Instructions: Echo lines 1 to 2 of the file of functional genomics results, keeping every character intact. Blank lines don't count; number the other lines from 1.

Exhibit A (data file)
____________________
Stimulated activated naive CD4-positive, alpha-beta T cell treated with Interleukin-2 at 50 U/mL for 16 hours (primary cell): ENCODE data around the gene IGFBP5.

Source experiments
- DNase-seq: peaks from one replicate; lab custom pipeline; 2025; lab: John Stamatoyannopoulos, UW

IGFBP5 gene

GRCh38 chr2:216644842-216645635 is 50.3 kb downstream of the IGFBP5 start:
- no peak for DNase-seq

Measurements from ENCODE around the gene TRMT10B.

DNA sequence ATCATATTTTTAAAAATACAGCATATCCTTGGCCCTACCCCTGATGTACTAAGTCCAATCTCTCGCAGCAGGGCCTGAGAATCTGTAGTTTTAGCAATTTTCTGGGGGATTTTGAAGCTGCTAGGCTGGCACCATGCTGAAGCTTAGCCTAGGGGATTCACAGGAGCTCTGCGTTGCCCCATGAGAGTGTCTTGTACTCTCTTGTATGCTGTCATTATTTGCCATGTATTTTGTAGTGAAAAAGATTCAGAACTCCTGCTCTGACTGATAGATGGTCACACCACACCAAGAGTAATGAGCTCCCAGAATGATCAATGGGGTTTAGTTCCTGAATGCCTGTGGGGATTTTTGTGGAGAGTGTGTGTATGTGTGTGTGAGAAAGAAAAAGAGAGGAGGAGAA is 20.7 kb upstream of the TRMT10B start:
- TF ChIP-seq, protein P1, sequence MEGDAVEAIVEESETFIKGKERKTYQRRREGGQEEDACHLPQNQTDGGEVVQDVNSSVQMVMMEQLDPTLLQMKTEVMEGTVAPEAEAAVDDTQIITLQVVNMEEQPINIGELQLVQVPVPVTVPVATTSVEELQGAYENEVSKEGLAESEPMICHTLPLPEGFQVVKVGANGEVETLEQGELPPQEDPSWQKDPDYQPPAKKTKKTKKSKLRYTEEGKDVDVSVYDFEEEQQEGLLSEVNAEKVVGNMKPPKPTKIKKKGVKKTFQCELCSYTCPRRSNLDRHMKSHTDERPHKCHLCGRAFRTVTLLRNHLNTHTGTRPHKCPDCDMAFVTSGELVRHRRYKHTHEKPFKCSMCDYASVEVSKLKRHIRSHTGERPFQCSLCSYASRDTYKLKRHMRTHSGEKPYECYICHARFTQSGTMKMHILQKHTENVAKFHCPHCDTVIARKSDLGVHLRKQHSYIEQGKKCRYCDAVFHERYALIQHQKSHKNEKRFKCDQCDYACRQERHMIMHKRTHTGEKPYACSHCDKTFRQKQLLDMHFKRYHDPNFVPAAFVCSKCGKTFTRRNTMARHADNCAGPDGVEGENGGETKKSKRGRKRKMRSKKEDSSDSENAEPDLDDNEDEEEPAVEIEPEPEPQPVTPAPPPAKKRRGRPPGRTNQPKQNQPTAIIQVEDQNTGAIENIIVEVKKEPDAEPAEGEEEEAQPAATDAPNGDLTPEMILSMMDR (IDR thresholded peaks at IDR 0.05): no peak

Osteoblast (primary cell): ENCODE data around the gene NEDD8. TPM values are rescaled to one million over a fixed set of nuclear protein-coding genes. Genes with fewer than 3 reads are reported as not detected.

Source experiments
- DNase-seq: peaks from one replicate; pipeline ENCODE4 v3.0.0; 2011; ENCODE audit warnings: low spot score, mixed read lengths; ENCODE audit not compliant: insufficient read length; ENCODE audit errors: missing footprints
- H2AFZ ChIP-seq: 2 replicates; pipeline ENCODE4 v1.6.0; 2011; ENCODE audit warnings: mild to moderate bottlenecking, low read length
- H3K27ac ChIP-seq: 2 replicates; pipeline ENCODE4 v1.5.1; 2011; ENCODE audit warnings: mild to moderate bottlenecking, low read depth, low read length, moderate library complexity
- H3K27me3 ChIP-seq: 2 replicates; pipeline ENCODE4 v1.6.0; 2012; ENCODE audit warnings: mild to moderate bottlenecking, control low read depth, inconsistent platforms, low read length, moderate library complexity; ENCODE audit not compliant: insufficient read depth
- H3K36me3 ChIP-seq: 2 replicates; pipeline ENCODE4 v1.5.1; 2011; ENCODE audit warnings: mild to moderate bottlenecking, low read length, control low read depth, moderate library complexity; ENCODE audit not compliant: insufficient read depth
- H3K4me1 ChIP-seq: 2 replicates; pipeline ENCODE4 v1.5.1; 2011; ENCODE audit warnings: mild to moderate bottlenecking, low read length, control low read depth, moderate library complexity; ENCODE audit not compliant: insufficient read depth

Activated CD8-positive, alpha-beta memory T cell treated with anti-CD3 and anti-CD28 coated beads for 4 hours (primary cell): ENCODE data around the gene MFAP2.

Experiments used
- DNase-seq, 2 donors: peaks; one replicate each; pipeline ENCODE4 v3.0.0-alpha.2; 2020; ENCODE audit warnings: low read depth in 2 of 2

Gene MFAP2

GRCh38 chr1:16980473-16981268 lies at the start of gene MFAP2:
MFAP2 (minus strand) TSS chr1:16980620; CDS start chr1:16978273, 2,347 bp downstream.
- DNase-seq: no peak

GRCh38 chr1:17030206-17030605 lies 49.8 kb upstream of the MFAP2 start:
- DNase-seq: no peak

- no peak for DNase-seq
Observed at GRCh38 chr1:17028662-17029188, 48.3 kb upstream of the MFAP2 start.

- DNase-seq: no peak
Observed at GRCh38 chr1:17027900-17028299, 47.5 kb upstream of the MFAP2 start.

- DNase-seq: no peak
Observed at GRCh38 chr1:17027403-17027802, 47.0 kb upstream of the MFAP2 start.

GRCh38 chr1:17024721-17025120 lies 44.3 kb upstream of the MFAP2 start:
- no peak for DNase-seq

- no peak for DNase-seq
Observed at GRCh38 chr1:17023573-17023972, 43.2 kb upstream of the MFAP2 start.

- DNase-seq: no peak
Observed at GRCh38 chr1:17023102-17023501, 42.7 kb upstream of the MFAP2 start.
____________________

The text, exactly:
Stimulated activated naive CD4-positive, alpha-beta T cell treated with Interleukin-2 at 50 U/mL for 16 hours (primary cell): ENCODE data around the gene IGFBP5.

Source experiments